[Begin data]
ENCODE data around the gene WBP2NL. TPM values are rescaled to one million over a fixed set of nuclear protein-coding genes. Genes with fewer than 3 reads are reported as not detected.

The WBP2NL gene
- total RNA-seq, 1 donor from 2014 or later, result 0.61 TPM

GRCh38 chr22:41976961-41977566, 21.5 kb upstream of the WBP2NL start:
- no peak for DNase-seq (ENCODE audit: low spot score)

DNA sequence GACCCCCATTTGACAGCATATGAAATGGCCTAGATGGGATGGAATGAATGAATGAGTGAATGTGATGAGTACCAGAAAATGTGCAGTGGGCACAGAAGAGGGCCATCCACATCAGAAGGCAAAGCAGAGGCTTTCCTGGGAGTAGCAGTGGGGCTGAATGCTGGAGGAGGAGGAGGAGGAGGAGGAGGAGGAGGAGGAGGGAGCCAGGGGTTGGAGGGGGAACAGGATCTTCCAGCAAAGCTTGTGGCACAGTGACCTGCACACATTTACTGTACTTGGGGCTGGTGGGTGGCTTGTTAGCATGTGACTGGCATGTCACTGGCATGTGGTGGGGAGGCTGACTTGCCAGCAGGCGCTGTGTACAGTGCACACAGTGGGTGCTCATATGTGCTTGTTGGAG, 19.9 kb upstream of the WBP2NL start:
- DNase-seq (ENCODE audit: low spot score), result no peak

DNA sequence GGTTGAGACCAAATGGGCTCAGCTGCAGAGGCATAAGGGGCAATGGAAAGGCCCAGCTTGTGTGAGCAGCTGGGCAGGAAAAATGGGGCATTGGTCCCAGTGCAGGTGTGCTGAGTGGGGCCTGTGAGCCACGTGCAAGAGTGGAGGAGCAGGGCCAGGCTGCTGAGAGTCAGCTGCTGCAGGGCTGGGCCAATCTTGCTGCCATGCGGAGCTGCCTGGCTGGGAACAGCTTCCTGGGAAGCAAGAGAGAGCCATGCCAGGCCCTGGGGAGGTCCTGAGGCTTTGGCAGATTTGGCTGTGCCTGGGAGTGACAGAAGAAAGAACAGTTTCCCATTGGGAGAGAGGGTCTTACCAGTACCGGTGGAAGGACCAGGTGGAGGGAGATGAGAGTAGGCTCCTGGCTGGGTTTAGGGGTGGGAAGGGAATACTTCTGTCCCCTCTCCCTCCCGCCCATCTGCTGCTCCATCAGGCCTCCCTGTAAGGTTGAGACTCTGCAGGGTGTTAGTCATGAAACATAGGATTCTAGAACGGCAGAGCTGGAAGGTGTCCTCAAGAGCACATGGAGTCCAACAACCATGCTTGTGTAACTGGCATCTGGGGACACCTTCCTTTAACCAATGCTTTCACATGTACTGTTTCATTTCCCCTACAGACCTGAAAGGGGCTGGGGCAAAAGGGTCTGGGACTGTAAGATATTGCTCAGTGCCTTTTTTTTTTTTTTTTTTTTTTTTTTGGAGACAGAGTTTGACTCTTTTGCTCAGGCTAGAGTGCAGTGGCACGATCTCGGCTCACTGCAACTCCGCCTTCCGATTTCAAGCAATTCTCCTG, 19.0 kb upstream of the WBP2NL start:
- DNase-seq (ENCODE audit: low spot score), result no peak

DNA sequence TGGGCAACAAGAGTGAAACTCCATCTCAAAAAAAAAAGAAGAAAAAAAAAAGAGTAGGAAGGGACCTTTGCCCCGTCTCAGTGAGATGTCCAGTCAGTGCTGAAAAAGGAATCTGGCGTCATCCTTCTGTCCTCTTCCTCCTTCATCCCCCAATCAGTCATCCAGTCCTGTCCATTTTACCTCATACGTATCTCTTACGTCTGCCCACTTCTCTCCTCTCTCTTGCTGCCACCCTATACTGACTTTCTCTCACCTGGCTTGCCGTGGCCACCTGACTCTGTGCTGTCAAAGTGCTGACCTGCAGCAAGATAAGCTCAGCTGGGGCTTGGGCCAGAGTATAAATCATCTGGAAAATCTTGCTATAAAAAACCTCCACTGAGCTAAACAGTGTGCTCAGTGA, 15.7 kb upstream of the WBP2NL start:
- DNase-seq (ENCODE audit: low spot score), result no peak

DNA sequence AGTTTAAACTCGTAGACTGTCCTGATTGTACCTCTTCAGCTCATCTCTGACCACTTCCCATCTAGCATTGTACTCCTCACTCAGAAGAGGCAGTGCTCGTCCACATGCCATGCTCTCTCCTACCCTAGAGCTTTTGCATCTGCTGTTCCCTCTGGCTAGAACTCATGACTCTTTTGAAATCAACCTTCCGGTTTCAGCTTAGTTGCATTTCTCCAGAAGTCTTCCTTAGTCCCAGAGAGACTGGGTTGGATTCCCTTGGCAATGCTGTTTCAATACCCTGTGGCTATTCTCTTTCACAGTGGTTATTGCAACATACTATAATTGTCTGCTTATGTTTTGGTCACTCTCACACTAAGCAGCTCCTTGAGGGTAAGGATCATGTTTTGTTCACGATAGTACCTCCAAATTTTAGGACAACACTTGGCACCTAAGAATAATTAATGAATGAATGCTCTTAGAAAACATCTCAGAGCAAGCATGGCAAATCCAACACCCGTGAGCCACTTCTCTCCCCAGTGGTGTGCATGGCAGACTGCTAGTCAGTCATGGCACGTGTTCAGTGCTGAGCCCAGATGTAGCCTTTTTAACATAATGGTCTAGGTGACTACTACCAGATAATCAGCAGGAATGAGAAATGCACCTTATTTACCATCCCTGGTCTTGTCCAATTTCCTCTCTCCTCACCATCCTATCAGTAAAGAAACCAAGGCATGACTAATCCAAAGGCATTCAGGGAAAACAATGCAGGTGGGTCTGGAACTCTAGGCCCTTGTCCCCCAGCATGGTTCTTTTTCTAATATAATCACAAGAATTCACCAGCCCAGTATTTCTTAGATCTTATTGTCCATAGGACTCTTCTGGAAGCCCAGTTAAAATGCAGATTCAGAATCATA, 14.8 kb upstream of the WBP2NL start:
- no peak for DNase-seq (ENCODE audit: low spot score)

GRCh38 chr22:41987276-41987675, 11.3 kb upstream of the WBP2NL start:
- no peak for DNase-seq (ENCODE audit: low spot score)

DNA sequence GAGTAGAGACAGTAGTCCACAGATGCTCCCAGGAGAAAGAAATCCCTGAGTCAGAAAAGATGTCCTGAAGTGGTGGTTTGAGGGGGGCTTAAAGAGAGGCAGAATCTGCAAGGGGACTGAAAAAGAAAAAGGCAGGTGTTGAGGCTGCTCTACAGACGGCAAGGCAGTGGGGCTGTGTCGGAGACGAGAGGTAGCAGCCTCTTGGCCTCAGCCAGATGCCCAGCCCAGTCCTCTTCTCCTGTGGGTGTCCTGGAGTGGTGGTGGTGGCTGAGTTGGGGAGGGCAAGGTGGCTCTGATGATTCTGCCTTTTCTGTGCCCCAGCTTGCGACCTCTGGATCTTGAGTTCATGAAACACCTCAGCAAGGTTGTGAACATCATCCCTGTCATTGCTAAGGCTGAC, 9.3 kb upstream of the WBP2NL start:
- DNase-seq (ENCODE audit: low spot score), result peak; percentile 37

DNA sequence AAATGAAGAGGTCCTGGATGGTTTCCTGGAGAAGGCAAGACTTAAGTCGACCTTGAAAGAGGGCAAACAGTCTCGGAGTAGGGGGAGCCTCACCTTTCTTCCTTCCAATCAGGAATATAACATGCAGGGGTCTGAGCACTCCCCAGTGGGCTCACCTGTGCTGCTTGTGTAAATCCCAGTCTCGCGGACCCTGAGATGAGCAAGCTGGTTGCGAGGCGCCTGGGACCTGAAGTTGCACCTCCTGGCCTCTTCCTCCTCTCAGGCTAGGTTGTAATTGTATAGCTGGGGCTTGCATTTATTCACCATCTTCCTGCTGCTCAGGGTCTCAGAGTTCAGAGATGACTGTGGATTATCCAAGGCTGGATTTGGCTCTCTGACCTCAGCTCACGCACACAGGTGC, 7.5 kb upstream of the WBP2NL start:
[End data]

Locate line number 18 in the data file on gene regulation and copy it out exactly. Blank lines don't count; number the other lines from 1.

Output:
DNA sequence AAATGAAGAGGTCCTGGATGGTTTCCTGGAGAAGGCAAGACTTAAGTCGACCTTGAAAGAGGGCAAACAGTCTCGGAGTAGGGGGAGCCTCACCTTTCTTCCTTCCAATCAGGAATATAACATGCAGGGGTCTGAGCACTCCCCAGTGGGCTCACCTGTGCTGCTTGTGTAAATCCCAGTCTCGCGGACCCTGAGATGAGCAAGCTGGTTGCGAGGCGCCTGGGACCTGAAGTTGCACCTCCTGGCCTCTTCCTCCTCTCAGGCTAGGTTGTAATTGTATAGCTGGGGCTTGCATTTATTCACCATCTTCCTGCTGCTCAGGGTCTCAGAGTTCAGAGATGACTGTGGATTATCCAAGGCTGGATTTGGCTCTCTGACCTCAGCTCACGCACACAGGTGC, 7.5 kb upstream of the WBP2NL start: